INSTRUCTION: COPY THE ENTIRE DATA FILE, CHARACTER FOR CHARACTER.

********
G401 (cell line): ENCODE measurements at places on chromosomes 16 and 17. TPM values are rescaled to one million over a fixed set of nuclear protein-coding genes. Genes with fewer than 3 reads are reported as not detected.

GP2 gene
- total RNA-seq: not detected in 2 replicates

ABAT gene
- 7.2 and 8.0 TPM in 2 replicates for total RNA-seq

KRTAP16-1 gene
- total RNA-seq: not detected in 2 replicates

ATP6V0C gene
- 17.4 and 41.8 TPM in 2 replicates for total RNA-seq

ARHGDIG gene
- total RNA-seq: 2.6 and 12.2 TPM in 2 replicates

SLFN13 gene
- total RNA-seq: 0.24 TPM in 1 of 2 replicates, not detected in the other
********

G401 (cell line): ENCODE measurements at places on chromosomes 16 and 17. TPM values are rescaled to one million over a fixed set of nuclear protein-coding genes. Genes with fewer than 3 reads are reported as not detected.

GP2 gene
- total RNA-seq: not detected in 2 replicates

ABAT gene
- 7.2 and 8.0 TPM in 2 replicates for total RNA-seq

KRTAP16-1 gene
- total RNA-seq: not detected in 2 replicates

ATP6V0C gene
- 17.4 and 41.8 TPM in 2 replicates for total RNA-seq

ARHGDIG gene
- total RNA-seq: 2.6 and 12.2 TPM in 2 replicates

SLFN13 gene
- total RNA-seq: 0.24 TPM in 1 of 2 replicates, not detected in the other